Noncompete clauses, licensing requirements and corporate mergers have tended to strengthen the hand of business.
By Neil Irwin
According to an increasingly influential school of thought in left-of-center economic circles, corporate mergers and some other common business practices have made American workers worse off. The government, this theory holds, should address it.
It appears that school has a particularly powerful student: President Biden.
This week, the White House is planning to release an executive order focused on competition policy. People familiar with the order say one section has several provisions aimed at increasing competition in the labor market.
The order will encourage the Federal Trade Commission to ban or limit noncompete agreements, which employers have increasingly used in recent years to try to hamper workers’ ability to quit for a better job. It encourages the F.T.C. to ban “unnecessary” occupational licensing restrictions, which can make finding new work harder, especially across state lines. And it encourages the F.T.C. and Justice Department to further restrict the ability of employers to share information on worker pay in ways that might amount to collusion.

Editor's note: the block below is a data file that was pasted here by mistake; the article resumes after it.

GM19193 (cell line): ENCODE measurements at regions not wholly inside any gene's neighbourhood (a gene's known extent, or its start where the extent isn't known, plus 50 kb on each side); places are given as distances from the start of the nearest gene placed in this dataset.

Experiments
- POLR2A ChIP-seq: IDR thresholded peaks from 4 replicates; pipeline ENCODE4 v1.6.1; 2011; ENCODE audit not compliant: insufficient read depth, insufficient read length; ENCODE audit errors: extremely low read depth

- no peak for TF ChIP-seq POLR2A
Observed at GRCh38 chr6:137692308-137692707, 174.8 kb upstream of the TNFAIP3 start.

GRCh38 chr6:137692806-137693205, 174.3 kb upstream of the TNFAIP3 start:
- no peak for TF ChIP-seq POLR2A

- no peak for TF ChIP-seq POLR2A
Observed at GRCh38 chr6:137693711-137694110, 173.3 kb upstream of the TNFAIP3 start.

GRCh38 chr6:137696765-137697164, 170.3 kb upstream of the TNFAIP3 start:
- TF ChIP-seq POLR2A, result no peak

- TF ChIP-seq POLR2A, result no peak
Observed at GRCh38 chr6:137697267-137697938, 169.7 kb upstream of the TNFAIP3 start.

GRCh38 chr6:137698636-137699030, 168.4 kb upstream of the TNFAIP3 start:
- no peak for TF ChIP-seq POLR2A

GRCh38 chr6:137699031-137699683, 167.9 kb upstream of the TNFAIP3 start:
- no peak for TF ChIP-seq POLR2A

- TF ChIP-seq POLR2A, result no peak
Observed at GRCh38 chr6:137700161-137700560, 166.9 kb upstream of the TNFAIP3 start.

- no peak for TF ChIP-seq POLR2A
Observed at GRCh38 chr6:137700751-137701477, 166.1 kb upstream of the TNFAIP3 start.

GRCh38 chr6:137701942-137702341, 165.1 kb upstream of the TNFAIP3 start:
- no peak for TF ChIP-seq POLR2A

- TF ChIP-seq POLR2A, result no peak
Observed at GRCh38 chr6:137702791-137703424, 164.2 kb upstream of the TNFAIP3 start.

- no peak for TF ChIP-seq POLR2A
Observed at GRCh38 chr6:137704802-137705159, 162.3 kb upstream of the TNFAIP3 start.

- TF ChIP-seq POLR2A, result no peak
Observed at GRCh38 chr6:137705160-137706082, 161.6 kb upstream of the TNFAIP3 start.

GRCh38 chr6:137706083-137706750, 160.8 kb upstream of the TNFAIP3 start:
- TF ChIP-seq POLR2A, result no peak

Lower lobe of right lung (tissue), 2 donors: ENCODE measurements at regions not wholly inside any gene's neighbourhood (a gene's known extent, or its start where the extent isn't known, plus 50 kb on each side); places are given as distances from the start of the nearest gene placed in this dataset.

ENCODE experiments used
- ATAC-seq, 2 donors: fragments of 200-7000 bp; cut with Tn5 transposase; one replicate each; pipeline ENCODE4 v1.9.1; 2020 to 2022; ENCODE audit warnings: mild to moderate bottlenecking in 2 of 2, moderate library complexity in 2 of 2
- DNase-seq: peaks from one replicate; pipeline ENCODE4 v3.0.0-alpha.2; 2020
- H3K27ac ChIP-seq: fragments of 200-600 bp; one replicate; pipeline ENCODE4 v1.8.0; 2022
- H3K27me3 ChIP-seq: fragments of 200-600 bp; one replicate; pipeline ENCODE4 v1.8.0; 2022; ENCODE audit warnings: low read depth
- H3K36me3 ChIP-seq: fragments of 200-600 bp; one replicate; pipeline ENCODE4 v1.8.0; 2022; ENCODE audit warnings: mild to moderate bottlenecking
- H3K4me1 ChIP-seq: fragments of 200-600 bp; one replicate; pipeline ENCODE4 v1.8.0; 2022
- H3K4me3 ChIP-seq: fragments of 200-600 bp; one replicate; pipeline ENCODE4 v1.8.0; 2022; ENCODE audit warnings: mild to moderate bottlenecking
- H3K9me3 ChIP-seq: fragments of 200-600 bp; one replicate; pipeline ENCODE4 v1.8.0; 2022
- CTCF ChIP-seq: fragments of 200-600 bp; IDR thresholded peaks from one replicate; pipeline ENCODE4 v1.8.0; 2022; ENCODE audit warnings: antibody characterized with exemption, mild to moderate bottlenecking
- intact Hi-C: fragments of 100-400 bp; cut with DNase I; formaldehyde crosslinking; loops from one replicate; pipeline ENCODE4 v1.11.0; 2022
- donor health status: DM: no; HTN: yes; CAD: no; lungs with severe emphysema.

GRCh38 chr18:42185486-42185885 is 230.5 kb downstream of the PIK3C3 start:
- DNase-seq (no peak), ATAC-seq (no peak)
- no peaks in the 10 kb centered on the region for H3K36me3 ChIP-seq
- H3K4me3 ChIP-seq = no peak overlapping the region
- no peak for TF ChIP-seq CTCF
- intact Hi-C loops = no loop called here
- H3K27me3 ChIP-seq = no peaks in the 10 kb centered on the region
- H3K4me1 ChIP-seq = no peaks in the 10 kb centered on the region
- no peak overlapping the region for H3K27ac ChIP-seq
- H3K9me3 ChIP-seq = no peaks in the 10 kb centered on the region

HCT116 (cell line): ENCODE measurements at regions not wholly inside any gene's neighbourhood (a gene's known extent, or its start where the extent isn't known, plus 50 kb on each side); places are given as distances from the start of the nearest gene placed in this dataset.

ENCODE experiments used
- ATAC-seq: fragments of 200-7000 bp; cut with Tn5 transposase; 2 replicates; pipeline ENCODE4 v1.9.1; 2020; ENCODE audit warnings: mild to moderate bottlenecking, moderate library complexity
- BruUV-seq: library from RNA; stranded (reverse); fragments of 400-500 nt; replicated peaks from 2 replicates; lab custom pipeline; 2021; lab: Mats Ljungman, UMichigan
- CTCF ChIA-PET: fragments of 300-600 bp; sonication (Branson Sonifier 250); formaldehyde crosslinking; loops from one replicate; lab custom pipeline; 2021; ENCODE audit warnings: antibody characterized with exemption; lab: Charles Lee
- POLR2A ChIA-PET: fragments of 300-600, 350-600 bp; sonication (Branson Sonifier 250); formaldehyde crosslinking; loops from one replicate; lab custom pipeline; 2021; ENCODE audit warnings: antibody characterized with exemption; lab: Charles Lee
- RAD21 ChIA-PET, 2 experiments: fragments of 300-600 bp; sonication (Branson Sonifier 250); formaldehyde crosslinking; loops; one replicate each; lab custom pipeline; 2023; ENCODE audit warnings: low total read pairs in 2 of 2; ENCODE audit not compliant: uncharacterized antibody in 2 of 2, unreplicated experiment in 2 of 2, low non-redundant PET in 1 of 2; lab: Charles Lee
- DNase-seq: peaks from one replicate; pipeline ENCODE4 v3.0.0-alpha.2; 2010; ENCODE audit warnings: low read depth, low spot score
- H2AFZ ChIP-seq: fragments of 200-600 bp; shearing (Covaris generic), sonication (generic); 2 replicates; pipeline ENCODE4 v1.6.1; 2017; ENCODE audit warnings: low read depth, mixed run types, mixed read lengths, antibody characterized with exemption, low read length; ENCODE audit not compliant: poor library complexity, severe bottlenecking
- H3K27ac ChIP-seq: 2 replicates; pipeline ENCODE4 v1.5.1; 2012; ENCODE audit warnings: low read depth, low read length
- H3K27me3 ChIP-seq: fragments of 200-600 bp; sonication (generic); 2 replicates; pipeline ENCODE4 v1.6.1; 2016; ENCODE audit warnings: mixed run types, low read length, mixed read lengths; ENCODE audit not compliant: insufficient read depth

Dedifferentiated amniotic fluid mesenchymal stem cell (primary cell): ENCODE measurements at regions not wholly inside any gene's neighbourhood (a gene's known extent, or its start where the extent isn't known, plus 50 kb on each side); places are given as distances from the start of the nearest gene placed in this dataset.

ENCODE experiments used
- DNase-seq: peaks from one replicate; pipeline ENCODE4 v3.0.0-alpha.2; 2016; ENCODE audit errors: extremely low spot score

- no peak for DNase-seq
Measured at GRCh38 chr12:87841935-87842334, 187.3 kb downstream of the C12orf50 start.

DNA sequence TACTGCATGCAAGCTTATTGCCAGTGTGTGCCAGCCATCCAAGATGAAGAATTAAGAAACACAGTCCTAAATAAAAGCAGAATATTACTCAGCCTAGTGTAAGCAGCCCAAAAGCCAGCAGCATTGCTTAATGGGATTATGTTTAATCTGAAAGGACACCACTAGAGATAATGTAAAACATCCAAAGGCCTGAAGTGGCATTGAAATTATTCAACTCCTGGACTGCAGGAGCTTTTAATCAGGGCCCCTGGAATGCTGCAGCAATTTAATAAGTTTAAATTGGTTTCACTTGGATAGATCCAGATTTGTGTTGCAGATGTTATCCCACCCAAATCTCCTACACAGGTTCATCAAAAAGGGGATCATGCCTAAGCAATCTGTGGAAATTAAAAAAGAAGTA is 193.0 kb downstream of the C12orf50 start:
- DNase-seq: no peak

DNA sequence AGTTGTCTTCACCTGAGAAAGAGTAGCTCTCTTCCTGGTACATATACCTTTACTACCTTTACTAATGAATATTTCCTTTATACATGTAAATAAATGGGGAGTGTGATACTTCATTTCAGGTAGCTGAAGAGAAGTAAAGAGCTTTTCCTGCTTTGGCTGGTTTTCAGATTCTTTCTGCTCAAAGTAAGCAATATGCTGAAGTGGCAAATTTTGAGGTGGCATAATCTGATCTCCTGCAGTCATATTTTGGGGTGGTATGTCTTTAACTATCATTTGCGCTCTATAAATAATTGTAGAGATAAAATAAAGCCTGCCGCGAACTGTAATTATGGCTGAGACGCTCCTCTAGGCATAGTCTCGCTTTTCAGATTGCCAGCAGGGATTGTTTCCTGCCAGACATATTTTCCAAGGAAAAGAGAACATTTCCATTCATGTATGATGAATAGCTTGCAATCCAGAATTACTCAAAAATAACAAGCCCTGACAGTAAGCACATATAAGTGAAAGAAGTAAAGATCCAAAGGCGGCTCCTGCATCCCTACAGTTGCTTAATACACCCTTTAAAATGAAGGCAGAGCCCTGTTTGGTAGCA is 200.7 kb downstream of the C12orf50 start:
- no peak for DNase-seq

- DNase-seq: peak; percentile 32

More broadly, the executive order encourages antitrust regulators to consider how mergers might contribute to so-called monopsony — conditions in which workers have few choices of where to work and therefore lack leverage to negotiate higher wages or better benefits.
The order will depend on the ability of regulators to carry out the rules the White House seeks and to write them in ways that survive legal challenges. And many of the policies that labor economists see as problematic, including licensing requirements, are set at the state level, leaving a limited federal role.
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